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The pictorial menu was kind of helpful –  as in what you saw you got, but what you got was still unclear (in a good way).

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All items ordered were presented in cute disposable banana shaped bamboo ships. I guess this was Japanese Tapas?! Mi gusta! From what I could make out we had; a brie type cheese croquette, japanese keema, a yummy potato salad and a cheese/potato/bacon ball in a creamy tomato salsa. All were delicious and perfect for late munchies!

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The only item we could not eat as we were “dining in” was the Heizo Fried Chicken! Apparently its only for “take-away” – all quite bizarre but I like the odd bit of obscurity! Take-Away diners seemed very chuffed with their big boxes of fried goodness. I reckon its worth coming back for.

The Hunt for Gyoza Morsels

Who doesn’t like sizzling meaty dumplings!? We tried gyoza all over Japan and honestly we didn’t have one bad dumpling, but if I was to rank those dumplings I would in-doubtly give the number one spot to a little corner cafe on the 5th floor of the Umetika dining building.

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The cafe specialised in gyoza with beer – one could say a rather limited menu but I say genius!

We had encore portions and would again and again.

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Digital Lunch

Lunch hosted by an efficient digital member of staff who only spoke in Japanese scripture.

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Again I was very unsure on the ingredients of my order but the digitised diagrams really helped make a decision on what to order. Once I paid the machine and received my token order slip I took a seat at the communal dining table. It had large green furry balls as an interesting centrepiece…..first time for everything….it actually looked quite cool!

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Now what did I order?! I think it was cold soba noodles in a white milky broth with a heaping of some kind of mince meat (maybe pork?) and a sprinkle of sprouts. Light, refreshing and oh so tasty! It came with a pourer of chilli oil which brought out the flavours of the milkly broth. Yum!

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I left Osaka with very flavourful memories. Not enough time to try all its delights but a great insight into its vibrant and fun eating scene. Sweetoothers look out for my dessert safari in Japan coming soon!

The Afternoon Tea Room @ Grand Front Osaka

Now for something quite different – afternoon tea in the centre of Osaka, Japan’s foodie capital – for those more interested in the local delicacies watch out for my next blog on our own Nippon food safari in Osaka.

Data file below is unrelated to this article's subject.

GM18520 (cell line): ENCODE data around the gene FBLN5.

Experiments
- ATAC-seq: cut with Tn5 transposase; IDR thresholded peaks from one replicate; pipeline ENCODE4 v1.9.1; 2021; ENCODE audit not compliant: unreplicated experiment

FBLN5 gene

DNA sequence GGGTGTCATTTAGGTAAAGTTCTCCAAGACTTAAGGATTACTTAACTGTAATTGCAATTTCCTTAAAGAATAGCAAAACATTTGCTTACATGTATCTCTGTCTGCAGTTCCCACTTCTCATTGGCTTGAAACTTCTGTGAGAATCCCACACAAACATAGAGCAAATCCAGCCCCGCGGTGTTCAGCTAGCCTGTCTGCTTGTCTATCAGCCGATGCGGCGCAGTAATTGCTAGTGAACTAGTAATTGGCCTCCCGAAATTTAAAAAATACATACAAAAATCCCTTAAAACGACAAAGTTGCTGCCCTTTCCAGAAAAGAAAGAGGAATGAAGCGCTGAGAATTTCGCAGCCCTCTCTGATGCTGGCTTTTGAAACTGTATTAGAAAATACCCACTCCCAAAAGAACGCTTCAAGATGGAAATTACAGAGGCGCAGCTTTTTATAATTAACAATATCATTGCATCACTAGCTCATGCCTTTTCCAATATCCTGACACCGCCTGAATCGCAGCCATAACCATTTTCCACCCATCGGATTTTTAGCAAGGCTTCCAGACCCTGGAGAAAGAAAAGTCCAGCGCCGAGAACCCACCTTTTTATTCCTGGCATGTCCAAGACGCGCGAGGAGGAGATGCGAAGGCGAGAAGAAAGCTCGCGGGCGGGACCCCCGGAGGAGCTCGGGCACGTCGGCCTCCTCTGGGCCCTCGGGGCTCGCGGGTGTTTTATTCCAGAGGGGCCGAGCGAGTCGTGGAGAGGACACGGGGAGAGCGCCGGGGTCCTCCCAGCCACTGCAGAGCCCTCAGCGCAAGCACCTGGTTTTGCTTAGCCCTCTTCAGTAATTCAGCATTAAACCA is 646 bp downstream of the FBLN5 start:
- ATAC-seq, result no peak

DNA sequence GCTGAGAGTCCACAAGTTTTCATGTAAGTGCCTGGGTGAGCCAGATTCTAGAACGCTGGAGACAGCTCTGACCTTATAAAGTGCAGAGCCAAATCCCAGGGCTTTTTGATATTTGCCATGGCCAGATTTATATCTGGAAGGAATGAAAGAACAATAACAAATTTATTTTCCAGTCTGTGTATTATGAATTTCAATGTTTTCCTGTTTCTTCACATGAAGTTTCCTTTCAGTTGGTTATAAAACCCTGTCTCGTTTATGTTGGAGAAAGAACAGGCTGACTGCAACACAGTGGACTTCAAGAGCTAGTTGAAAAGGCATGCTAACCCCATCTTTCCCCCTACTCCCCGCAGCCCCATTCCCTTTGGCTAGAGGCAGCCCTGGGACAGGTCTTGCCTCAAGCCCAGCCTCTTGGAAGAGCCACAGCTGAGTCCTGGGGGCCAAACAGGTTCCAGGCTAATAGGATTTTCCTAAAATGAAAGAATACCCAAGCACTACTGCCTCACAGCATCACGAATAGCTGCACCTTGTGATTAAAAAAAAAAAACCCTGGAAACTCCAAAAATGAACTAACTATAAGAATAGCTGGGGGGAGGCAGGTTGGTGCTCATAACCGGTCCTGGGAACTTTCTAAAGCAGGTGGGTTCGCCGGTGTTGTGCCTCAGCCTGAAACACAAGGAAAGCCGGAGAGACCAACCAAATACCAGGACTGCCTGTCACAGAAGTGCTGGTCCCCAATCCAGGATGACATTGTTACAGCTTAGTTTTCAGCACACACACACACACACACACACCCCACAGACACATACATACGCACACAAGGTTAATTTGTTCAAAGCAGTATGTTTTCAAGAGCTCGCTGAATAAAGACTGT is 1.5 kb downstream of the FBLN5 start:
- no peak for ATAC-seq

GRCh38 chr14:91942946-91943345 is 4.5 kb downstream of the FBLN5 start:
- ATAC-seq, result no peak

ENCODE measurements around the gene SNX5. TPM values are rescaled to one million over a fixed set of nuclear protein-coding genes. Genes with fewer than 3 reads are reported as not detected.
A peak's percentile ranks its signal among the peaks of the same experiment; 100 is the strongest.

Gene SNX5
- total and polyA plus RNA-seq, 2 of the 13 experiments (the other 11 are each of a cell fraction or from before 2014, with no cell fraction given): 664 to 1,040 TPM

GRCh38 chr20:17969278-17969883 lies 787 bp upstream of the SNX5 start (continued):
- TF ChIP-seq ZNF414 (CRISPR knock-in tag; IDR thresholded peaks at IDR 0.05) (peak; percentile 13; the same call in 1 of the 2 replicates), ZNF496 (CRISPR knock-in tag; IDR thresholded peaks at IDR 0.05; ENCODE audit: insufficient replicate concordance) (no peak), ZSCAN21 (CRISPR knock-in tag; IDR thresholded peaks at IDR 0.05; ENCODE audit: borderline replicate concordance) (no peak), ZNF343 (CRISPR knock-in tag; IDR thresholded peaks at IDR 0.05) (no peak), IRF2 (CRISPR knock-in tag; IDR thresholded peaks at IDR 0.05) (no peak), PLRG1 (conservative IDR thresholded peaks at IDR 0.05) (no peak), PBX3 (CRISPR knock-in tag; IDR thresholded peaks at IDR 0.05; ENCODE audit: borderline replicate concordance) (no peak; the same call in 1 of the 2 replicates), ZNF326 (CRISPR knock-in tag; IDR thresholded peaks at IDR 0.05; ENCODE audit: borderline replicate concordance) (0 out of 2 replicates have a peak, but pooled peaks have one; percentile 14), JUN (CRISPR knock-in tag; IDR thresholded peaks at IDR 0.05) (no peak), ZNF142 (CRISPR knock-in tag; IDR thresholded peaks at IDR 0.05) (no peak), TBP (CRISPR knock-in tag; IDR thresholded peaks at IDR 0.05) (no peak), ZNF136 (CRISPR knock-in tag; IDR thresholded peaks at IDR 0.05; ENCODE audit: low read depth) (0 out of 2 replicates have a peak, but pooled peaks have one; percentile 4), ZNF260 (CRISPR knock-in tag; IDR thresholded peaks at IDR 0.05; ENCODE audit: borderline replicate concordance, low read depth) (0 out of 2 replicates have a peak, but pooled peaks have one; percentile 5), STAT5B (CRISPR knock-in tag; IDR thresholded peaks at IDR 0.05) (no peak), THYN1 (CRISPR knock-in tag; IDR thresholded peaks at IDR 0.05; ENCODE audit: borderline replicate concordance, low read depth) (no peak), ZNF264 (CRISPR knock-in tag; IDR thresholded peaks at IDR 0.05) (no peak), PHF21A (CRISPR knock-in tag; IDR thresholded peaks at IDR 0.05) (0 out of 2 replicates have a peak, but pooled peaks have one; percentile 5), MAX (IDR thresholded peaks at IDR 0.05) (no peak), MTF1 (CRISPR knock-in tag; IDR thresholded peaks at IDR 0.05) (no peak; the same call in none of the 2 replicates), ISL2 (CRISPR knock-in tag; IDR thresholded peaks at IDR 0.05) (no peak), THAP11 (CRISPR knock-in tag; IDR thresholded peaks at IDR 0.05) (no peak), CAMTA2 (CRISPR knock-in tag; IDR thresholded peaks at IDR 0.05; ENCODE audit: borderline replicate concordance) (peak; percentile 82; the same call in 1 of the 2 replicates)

Located in the new and vast Grand Front Osaka complex in the Umeda area which housed several great dining areas (Umekita cellar and Umekita dining) as well as some off-beat stores and cafes. There is one shop that immediately grabbed my attention, fittingly named Afternoon Tea. This store has both a retail and a cafe side to indulge in some high tea –  eating your cake and shopping concurrently – quite my dream day!

Upon entrance the store is full of tea time goodies which immediately gets you in the mood for a cup of brew and some teatime fancies.

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There is a great diversity of tea-related items including tea towels, mugs, other kitchen related bits and bobs and of course many many different types of teas! After browsing for quite a while I was no longer able to resist and filled my basket with a number of goodies from this wonderful shop.

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One of the highlights of the shopping spree was the superb precision gift wrapping   (which is fantastic in most Japanese stores). They have  seriously nailed all things art, craft and gift wrapping in Japan!

Shopping done. Now time for Tea & Cake!

We went for the traditional afternoon tea set priced at 1,400 yen. For this you get a pot of tea and a choice of 3 types of sweets presented in a beautifully weaved Japanese basket. I went for the traditional scone, an apple strudel and a berry mousse short cake that was the special of the week.

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For those looking for a sweet little tea snack (post lunch) thats not going to stop you from your shopping spree – this is a perfect teatime pit stop!

The scones were a real highlight, warm, crunchy and with a great texture they were wonderful with the jam and the very whipped japanese cream which was to die for! The Apple Pie Cake was buttery and scrummy, the short cake was amazingly light and tasty, I would eat it all again.

We had the Earl Grey tea which was nothing to write home about, I would suggest trying something different, perhaps the matcha green tea next time, and maybe save space for a savoury main course too. Definitely pop in if you love your kitchen home ware!

Also check out their website for more info (in Japanese) or to ogle at the homeware goodies!

http://www.afternoon-tea.net